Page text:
Multiple options – Check here
Guided tour – Check here

   See Also:  Best way to spend 2 days in Barcelona

Three Days in Seville – Day 2 – Ducks and Photos


On the second day of our 3-day Seville itinerary, we’re about to see the most beautiful place in the city, feed some ducks and witness a UNESCO-recognized spectacle.

Plaza de Espana


I dare to say that Plaza de España is the most beautiful plaza in Spain and probably the most beautiful one on the continent. Built in 1928, this stone marvel is a wonderful blend of Renaissance Revival and Moorish Revival architecture. 

The whole plaza is like taken out of a fairytale. Colorful bridges, picturesque towers, and, best of all – dozens of painted ceramic benches representing all the provinces in Spain are arranged around the square, just asking you to take a picture with them. Seriously guys, if there’s one place you most definitely shouldn’t miss on your 3 days in Seville – it’s Plaza de Espana.


If you want a great photo, you better go early in the morning. The tourist crowds get there around 9-10 AM, making it very hard to take a good shot. If you go in the afternoon, there’ll be plenty of people and some street-performing flamenco dancers.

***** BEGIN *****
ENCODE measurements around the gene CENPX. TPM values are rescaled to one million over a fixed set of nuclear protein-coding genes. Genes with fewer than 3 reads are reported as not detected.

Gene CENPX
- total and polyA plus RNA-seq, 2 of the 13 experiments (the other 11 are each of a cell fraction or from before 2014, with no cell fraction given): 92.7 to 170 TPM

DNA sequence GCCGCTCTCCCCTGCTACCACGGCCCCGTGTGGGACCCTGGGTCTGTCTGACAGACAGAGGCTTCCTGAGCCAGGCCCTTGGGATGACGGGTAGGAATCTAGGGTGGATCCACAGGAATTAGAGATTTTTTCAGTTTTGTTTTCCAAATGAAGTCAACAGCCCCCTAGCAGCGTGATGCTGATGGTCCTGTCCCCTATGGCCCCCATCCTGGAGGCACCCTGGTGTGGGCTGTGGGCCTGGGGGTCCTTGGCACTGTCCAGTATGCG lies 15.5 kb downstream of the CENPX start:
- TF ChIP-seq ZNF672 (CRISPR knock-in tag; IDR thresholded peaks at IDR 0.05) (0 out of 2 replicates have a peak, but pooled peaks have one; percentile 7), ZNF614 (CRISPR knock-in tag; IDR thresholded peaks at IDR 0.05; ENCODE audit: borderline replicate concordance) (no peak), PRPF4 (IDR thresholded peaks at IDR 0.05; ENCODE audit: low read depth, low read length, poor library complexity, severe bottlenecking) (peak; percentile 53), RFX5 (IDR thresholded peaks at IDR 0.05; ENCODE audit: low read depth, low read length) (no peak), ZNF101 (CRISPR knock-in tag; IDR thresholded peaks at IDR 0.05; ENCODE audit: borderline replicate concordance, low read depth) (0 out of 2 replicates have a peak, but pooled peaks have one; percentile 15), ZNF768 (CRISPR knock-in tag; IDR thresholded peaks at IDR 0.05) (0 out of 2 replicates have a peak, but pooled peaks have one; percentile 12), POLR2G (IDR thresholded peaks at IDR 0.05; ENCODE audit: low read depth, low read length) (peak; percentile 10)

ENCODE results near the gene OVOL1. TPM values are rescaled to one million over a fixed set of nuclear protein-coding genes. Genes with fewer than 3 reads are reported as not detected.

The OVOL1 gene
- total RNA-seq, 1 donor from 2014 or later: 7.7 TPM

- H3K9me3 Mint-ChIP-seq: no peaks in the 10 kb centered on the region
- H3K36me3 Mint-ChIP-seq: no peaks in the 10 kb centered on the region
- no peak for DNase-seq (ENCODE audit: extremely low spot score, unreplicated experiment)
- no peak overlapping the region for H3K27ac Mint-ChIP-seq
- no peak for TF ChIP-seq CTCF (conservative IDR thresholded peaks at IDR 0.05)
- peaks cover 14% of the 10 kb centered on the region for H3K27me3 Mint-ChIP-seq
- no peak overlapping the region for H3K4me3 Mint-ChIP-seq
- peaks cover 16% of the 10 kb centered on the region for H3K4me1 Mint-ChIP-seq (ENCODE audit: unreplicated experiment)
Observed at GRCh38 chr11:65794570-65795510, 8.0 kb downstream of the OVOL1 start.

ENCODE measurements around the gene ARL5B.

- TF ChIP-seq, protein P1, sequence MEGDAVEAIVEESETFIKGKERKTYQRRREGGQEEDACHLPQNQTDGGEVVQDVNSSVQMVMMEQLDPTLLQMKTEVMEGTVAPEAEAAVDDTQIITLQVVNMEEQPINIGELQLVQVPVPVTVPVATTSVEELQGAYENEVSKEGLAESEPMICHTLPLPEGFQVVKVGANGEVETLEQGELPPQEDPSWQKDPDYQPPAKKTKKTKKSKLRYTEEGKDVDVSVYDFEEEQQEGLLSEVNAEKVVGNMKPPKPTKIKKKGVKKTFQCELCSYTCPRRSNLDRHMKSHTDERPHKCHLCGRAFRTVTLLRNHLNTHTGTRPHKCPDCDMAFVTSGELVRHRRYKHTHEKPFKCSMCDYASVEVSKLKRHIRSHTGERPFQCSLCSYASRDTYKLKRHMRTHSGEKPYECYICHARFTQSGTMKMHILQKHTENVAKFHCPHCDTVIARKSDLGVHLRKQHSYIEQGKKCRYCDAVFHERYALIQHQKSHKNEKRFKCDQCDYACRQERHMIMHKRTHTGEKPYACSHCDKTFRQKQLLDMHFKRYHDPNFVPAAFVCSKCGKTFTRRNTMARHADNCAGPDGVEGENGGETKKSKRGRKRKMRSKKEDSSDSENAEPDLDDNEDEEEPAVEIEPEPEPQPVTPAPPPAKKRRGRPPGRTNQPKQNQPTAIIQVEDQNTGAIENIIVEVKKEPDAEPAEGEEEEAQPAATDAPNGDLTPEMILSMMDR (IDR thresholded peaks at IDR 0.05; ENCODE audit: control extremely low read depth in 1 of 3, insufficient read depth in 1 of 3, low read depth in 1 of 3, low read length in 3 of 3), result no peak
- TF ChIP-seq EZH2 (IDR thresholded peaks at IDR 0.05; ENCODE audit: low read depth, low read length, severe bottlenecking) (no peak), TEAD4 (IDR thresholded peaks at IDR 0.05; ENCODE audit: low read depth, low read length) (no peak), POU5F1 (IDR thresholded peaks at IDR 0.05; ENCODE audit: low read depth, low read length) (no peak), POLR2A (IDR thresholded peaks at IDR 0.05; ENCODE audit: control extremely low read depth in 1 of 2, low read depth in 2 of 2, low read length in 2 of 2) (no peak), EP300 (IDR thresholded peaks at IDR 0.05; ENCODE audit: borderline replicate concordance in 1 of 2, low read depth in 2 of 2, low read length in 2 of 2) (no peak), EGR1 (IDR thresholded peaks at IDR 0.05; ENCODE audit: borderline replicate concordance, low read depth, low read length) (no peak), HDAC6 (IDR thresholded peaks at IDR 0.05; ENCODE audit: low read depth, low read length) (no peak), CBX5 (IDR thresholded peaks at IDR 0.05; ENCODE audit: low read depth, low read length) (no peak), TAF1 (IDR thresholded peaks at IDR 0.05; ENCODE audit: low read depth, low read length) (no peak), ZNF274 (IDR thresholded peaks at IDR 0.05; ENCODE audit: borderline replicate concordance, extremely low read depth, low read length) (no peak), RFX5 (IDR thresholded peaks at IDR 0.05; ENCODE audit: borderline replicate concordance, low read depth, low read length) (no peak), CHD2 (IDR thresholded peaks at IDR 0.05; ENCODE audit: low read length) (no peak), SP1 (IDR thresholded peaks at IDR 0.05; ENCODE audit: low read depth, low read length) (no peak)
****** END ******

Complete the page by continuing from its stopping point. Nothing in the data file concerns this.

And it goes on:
Working Hours:
November through March from 8:00 AM to 10:00 PM
April through October from 8:00 AM to 12:00 AM


Maria Luisa Park


Just next to the plaza awaits you, the 34 hectares-large Maria Luisa Park. A well-maintained park where you can relax, have a walk with your loved one, or sit and feed some ducks. 

Yes, ducks are everywhere around you in Maria Luisa and even have their own duck island. I don’t know about you, but sitting and watching the ducks and swans has always felt extremely relaxing. I can do it for hours.

Working Hours:
November through March from 8:00 AM to 10:00 PM
April through October from 8:00 AM to 12:00 AM


Torre del Oro


We continue our 3 days in Seville agenda with a tower. A dodecagonal military watchtower, to be exact. Torre del Oro was constructed in the first third of the 13th century and was used as a prison during the Middle Ages.